Take Omar Sultan, a manager at the networking company Cisco. He modified his road bike with a few add-ons: a bike trainer, which secured the rear wheel and bike frame and costs roughly $100; a $40 Wahoo cadence sensor that tracked his energy output and speed and transmitted the data to a smartphone; and a heart rate monitor that strapped around his chest, such as the $90 Polar H10. Then he used a streaming device to follow Peloton classes on his TV.
“The D.I.Y. setup is 80 percent of the way there” to a Peloton, Mr. Sultan said.
The more expensive option was to buy an indoor exercise bike and use a tablet or phone to stream cycling classes via YouTube or the Peloton app, as Ms. Whitney did. The $700 IC7.9, for example, includes a cadence sensor and a holder for your tablet. You could then buy a heart rate monitor and a pair of $100 indoor cycling shoes that clip into the pedals.
But if you use your own bicycle or a modified spin bike and try Peloton’s app, you won’t be able to participate in the app’s so-called leader board, which shows a graphic of your progress compared with other Peloton users online.
With a D.I.Y. bike, it can also be difficult to figure out how to shift gears to simulate when the instructor is telling you to turn up the resistance — like when you are pretending to ride up a hill.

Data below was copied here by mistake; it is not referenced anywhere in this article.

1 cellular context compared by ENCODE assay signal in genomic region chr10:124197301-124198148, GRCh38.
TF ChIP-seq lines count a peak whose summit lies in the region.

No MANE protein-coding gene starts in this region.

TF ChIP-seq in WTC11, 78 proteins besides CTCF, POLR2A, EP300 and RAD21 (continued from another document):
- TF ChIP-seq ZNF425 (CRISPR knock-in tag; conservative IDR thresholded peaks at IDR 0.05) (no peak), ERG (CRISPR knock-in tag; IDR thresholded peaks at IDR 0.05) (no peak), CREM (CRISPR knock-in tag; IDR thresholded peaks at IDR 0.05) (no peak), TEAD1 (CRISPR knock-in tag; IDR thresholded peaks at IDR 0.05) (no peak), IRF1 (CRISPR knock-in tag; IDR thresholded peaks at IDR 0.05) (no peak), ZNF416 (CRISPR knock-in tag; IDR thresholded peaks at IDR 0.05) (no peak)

Nicole Odya, a nurse practitioner in Chicago who modified a high-end indoor bike, the Keiser M3i, said there were major upsides to the D.I.Y. route. Using her own iPad, she has the flexibility to choose whatever fitness apps she wants to use, such as Zwift and mPaceLine. It also gave her the freedom to customize her bike, so she swapped out the stock pedals for better ones.
“I didn’t want to be locked into their platform,” she said of Peloton.
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Biden Vows Enough Vaccine ‘for Every Adult American’ by End of May

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The pharmaceutical giant Merck & Co. agreed to help manufacture Johnson & Johnson’s coronavirus vaccine, in a deal partly brokered by the White House.

Sheryl Gay StolbergSharon LaFraniereKatie Thomas and
WASHINGTON — President Biden said on Tuesday that the United States was “on track” to have enough supply of coronavirus vaccines “for every adult in America by the end of May,” accelerating his effort to deliver the nation from the worst public health crisis in a century.
In a brief speech at the White House, Mr. Biden said his administration had provided support to Johnson & Johnson that would enable the company and its partners to make vaccines around the clock. The administration had also brokered a deal in which the pharmaceutical giant Merck & Co. would help manufacture the new Johnson & Johnson coronavirus vaccine.